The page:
Do you have a colleague or friend that might be interested in this? Maybe a high school teacher or student working on Dr. King. Please share this email or link to the project site: with friends, family, and colleagues you think would be interested in the font?
If you have any questions about this project, reply to this email. I am happy to help.

Enjoy the font and stay tuned for more updates,

Do you have questions about fonts and how to use them?

I have prepared a → helpful font guide that will guide you through the necessary steps of installing a font on different devices. If your question is not covered in the PDF, reply to this email. I am happy to help.

Lost Password?

Did you forget your password to download the font? To reset a password, try this link:, and enter your email - this will automatically send you a new password. (Please check your spam folder - automated emails tend to go there)

Then go to, enter your new credentials, and download the font.

Update History:

Update #24: 9. December 2021. This update adds three new letterforms, lowercase final-letter y and w, and an isolated letter form a. Further, the altering mechanism in the font is completely updated.
Update #23: 25. October 2021. This update adds two new letterforms, lowercase final-letter p, and x.
Update #22: 28. August 2021. This update adds two new letterforms, lowercase inital letter q and an alternative i.
Update #21: 28. August 2021. This update adds two new letterforms lowercase final form d and r.
Update #20: 7. August 2021. This update adds 3 new letterforms, lowercase initial letters e, g, and u.
Update #19: 30. June 2021. This update adds five new letterforms, lowercase l (version 2), and initial letters a, c, o, and s.
Update #18: 1. June 2021. This update adds two new letterforms, lowercase o (version 2) and u (version 2).
Update #17: 12. May 2021. This update adds two new final letterforms, lowercase g and y, and an alternate version of the initial lowercase i. Further, the update fixes (4) the size of the new numbers that shipped with the April Update. And finally, I have added a new PDF to showcase the font.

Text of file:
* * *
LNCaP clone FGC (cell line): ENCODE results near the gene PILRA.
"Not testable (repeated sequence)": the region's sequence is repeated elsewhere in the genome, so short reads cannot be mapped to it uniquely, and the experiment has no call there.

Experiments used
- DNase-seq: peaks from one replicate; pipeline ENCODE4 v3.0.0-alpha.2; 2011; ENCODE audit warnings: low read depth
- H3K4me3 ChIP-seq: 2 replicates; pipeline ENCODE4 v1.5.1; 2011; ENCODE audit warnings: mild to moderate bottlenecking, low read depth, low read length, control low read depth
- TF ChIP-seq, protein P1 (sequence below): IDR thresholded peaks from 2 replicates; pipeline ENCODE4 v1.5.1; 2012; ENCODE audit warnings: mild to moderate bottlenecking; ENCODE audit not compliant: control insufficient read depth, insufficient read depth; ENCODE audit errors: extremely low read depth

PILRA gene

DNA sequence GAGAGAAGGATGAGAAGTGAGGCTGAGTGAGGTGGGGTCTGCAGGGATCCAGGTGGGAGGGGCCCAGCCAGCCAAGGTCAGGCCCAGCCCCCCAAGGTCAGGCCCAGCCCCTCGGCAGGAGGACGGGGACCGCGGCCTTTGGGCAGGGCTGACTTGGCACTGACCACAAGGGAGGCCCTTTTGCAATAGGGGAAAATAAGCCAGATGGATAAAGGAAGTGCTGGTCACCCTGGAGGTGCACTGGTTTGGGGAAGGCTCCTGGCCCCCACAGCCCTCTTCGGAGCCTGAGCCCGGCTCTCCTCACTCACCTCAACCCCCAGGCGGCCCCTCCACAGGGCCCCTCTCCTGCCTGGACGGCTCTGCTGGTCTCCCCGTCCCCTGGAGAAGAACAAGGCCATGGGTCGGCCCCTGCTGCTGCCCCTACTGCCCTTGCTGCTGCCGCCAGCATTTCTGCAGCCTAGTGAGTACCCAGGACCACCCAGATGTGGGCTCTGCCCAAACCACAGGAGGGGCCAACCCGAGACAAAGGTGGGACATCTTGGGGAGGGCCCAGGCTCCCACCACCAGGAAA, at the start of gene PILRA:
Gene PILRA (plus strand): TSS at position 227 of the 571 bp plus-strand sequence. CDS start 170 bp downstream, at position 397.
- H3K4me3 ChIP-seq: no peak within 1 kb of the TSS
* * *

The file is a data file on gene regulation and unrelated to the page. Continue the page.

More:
Update #16: 30. March 2021. Added numbers: 6, 7, 8, 9, 0, 0 (version 2) and semicolon.
Update #15: 28. February 2021: Added Numbers: 1,2,3,4,5
Update #14: 9. January 2021: Added the letters: ă â à ā ą å ã ć č ç ě ê ė è ē ẽ ḡ î ï ì ī į ĩ ĺ ł ń ň ñ ô ò ő ō õ ŕ ř ś š ţ û ù ű ų ů ũ ŵ ẁ ŷ ỳ ỹ ź ž ż as well as the dollar sign and an alternative comma.
Update #13 Added 29. December 2020: capital letter X, parenthesis left and right (), improvised: Aacute, Adieresis, Eacute, Edieresis, Iacute, Idieresis, Jacute, Oacute, Odieresis, Uacute, Udieresis, Wacute, Wdieresis, Yacute, Ydieresis, aacute, adieresis, eacute, edieresis, edotaccent, iacute, idieresis, jdotless, jacute, oacute, odieresis, uacute, udieresis, wacute, wdieresis, yacute, ydieresis.
Update #12 Added 30. November 2020: initial p and f, and a variation for the lowercase t.
Update #11 Added 29. October 2020: special form I, final-form t
Update #10 Added 28. August 2020: J, initial form y, colon
Update #9 Added 28. July 2020: Q, final form e, Alternative Form U
Update #8 Added 28. June 2020: P, final form n, initial form i
Update #7 Added 28. May 2020: Number: repaired ligature features, U, final form y & s
Update #6 Added 28. April 2020: Numbers: 3, 5, 6, 7, 8 (Numbers are complete)
Update #5 Added 31. March 2020: Capital letters: D — Numbers: 4
Update #4 Added 25. February 2020: Capital letters: I — Numbers: 1, 9
Update #3 Added 25. January 2020: Capital letters: A, R
Update #2 Added 27. December 2019: Capital letters: C, E, O, V — Numbers: 2, 0 — Signs: hyphen
Update #1 Added 27. November 2019: Capital letters: L, K, N, W, S, T, F, B, Y, H — lower-case letter: g — initial lower-case letter: t.init — Signs: Bullet, comma, quote-single (or apostrophe - very important for English), quote-double, quote-double left, quote-double right
Atelier Harald Geisler
Stiftstrasse 16
60313 Frankfurt am Main